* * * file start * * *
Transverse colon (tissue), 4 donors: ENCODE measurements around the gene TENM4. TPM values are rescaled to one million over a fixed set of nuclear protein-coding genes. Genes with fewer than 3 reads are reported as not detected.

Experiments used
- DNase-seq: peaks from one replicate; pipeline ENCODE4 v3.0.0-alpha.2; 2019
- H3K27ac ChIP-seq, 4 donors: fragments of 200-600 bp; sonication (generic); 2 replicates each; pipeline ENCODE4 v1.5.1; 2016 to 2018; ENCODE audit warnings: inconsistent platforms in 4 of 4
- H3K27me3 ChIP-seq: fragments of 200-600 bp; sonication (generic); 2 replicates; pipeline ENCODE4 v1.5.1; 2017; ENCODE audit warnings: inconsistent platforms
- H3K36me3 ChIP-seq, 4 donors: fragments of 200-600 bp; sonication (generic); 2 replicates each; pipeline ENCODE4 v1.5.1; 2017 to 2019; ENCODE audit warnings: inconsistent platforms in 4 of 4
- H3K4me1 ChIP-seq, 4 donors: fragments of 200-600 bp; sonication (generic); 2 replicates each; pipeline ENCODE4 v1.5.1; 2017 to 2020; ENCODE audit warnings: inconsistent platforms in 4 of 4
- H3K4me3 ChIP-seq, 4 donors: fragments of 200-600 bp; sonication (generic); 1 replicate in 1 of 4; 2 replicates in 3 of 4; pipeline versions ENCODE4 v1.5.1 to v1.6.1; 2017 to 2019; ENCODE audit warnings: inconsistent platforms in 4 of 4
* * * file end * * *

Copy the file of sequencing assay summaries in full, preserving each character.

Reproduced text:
Transverse colon (tissue), 4 donors: ENCODE measurements around the gene TENM4. TPM values are rescaled to one million over a fixed set of nuclear protein-coding genes. Genes with fewer than 3 reads are reported as not detected.

Experiments used
- DNase-seq: peaks from one replicate; pipeline ENCODE4 v3.0.0-alpha.2; 2019
- H3K27ac ChIP-seq, 4 donors: fragments of 200-600 bp; sonication (generic); 2 replicates each; pipeline ENCODE4 v1.5.1; 2016 to 2018; ENCODE audit warnings: inconsistent platforms in 4 of 4
- H3K27me3 ChIP-seq: fragments of 200-600 bp; sonication (generic); 2 replicates; pipeline ENCODE4 v1.5.1; 2017; ENCODE audit warnings: inconsistent platforms
- H3K36me3 ChIP-seq, 4 donors: fragments of 200-600 bp; sonication (generic); 2 replicates each; pipeline ENCODE4 v1.5.1; 2017 to 2019; ENCODE audit warnings: inconsistent platforms in 4 of 4
- H3K4me1 ChIP-seq, 4 donors: fragments of 200-600 bp; sonication (generic); 2 replicates each; pipeline ENCODE4 v1.5.1; 2017 to 2020; ENCODE audit warnings: inconsistent platforms in 4 of 4
- H3K4me3 ChIP-seq, 4 donors: fragments of 200-600 bp; sonication (generic); 1 replicate in 1 of 4; 2 replicates in 3 of 4; pipeline versions ENCODE4 v1.5.1 to v1.6.1; 2017 to 2019; ENCODE audit warnings: inconsistent platforms in 4 of 4